As a Ph.D. and researcher, Kabat-Zinn delved deep into the way the mind and body interact when it comes to healing, and found the mind can do astounding things for the body. The MBSR program consists of a series of classes that aim to teach you mindfulness meditation practices, mindful yoga and stretching, discussions, instruction and assignments all geared toward helping you use mindfulness to reduce stress and enhance your daily life.
The first few weeks of the program are aimed at getting you to pay attention to your body sensations, a way of teaching you how to control your focus and attention. You continue to grow and develop your control from there, using mindfulness to help alleviate stress and things that ail you.
MBSR has been used to effectively treat headaches, high blood pressure, chronic pain and illness, sleep problems and fatigue, stress and distress, and panic and anxiety. With such widespread benefits, program participants have included everyone from judges to CEOs with Olympic athletes in between. If MBSR can do so much for so many, just think what a little general mindfulness may be able to do for your anxious child. Better yet, we’ll tell you.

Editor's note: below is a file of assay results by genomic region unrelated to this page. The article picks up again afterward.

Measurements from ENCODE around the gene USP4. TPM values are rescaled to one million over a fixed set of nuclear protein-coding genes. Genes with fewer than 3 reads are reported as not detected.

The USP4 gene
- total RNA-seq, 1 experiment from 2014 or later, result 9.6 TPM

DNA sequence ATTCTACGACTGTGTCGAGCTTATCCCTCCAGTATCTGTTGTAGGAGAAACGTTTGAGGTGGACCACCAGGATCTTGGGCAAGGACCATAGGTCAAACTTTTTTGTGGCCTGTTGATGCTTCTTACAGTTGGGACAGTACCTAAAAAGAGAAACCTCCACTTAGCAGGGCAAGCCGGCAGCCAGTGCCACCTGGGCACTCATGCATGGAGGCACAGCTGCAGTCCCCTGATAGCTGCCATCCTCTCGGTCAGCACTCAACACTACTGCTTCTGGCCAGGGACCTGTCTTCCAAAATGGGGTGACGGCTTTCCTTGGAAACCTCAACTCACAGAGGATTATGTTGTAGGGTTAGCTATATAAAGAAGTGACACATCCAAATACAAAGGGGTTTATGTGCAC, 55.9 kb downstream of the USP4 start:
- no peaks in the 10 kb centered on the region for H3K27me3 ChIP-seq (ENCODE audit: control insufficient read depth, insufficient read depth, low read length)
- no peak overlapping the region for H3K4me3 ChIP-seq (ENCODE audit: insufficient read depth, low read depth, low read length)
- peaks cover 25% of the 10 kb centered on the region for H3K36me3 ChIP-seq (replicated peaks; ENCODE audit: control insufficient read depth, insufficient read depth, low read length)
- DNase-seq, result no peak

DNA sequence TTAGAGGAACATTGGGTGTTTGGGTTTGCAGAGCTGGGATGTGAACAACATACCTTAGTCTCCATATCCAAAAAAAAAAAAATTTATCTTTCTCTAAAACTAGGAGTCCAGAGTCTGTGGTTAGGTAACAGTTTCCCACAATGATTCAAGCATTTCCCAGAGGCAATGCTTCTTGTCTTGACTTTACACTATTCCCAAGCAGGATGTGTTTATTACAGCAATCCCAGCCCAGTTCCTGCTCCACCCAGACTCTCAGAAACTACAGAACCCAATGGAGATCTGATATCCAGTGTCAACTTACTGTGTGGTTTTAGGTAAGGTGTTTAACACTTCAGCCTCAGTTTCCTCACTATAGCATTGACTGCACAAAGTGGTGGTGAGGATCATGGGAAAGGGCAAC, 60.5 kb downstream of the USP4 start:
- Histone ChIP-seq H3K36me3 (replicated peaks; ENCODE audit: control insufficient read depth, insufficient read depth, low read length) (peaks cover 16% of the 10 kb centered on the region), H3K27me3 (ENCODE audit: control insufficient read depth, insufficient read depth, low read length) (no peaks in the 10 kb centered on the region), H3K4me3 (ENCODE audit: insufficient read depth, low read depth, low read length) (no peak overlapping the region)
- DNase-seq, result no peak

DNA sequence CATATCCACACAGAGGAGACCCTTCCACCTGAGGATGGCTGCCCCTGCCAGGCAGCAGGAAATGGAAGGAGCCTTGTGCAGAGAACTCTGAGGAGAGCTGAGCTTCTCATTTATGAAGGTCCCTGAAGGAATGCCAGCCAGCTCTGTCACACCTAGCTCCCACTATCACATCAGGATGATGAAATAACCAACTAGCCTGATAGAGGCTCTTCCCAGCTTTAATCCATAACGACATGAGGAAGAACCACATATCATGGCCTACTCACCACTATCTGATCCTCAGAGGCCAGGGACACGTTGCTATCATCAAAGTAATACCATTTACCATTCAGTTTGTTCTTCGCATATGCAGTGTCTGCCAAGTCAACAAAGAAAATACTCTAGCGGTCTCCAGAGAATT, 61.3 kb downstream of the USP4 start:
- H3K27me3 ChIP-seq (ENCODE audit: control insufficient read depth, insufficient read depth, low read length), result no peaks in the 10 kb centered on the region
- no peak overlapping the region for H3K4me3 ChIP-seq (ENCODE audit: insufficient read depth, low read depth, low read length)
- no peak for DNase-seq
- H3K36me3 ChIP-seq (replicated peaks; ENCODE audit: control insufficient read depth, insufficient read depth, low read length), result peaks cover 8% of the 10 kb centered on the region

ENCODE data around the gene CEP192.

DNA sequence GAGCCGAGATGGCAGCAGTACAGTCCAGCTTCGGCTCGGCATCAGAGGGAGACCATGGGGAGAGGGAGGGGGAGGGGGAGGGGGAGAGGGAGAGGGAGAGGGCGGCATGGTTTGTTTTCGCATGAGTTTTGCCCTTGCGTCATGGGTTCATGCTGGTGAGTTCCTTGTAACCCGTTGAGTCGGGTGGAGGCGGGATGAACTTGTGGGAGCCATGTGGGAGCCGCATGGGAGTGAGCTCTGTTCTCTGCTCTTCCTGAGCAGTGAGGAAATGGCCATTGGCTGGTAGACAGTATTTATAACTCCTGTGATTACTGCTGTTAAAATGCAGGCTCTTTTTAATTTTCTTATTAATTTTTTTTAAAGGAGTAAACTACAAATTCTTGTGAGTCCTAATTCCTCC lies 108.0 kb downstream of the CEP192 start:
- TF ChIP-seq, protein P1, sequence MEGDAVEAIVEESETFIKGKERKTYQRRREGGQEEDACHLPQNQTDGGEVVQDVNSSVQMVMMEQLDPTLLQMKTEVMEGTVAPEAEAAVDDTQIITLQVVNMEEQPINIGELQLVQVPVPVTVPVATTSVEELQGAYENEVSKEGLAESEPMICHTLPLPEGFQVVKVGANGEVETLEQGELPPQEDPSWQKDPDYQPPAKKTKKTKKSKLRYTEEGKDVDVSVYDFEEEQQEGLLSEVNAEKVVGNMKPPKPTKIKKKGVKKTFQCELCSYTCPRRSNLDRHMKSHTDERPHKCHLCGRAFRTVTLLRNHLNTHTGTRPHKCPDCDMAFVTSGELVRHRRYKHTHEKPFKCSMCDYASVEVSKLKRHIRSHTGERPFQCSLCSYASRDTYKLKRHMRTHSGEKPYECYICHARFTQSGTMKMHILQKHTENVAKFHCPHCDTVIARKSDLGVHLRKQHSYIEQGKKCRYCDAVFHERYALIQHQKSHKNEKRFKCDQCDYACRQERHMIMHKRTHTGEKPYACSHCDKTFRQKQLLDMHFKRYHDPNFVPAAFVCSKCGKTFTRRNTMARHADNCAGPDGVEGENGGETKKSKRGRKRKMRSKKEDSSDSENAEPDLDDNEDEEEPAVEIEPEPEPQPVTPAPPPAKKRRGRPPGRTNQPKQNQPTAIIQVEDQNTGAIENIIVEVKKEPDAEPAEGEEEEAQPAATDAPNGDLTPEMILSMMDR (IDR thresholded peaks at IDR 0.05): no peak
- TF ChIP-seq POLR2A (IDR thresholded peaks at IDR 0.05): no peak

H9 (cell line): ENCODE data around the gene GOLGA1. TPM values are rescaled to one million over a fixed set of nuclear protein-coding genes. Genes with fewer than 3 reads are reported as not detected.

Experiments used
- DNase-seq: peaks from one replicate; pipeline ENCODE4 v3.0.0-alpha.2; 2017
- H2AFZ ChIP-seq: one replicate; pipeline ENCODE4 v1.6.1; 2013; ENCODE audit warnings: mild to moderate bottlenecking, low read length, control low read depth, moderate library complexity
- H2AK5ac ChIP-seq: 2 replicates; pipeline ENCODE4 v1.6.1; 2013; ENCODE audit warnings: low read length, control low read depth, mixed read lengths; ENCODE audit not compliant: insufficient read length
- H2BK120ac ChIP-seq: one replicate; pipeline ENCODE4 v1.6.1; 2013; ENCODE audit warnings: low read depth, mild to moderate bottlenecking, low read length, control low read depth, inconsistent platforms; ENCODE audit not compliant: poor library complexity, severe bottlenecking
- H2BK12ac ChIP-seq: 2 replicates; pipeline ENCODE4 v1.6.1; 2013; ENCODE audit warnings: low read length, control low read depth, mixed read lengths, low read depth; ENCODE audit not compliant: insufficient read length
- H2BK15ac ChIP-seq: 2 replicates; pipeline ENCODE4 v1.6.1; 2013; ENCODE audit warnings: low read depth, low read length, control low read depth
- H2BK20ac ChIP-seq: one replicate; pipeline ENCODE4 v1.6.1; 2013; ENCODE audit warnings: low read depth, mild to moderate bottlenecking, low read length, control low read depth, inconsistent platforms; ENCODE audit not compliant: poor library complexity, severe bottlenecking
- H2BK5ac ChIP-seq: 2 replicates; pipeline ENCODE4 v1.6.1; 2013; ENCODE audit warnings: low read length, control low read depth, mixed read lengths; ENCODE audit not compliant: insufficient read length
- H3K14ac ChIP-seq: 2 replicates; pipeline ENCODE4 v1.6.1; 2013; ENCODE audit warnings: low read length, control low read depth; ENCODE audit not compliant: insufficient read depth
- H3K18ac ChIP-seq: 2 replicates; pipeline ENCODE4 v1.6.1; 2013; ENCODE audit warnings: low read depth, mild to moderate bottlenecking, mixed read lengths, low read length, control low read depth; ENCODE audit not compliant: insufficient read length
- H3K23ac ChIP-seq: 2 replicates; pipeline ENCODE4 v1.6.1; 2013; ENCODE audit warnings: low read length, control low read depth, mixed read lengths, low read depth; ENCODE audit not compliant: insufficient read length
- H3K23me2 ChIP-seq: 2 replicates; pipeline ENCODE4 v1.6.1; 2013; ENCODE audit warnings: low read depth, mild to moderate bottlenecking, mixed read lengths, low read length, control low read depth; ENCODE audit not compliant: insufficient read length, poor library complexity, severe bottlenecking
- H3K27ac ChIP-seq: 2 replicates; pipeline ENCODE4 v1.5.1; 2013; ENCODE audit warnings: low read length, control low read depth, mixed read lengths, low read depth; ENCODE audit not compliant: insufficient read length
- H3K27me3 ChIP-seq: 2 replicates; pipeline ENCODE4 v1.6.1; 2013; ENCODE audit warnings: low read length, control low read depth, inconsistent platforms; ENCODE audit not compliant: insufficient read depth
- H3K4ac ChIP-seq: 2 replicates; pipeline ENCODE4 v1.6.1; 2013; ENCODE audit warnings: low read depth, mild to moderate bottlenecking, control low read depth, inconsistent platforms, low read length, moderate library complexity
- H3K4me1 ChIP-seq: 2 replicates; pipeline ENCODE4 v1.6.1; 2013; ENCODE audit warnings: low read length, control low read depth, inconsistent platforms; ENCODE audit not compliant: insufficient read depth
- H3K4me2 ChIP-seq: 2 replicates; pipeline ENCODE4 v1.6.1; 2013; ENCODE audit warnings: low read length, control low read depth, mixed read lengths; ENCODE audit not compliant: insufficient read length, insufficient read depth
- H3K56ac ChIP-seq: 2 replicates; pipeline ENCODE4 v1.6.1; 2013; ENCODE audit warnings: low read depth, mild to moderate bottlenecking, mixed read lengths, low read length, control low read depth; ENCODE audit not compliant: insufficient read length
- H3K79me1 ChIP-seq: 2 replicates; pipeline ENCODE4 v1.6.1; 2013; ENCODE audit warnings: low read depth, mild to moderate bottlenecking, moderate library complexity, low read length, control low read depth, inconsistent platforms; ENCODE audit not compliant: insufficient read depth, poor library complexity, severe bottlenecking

How Mindfulness Can Help Your Anxious Child
Because mindfulness switches you and your anxious child’s perceptions from your swirling thoughts to the sensory perceptions of what’s happening around you, emotional reactions can instantly deflate. An all-consuming panic or tantrum can lose its power in mere seconds, leaving a sense of calm and control.
Anxious children get a whole different sense of being in the world that is far removed from their thoughts and emotions. They can better see what’s going on around them and develop specific skills that help them become more settled, with a steady mind and a steady heart and an overall sense of well-being. Kaiser-Greenland adds they become kinder, more compassionate and more generous.
Anxious children are often overly concerned with disasters they think may happen in the future or fear dangers that don’t exist in reality. Mindfulness gently brings the anxious child back into reality to see no danger is present, no tragedy is unfolding, and no disaster is lurking beneath their feet.
Other benefits are pointed out by authors Karen Hooker and Iris Fodor in their report “Teaching Mindfulness to Children.” Mindfulness can benefit the anxious child by:
- Bringing attention back to the present, away from worries of the future
- Reducing stress
- Breaking the cycle of worry, where one fear feeds on another until it snowballs into full-blown anxiety or even a panic attack
- Teaching them to identify, become aware of and accept emotions, rather than simply be consumed by them
- Allowing them to practice awareness and acceptance without judgment
- Improving their memory simply by improving their ability to pay attention
- Enhancing their ability to focus and learn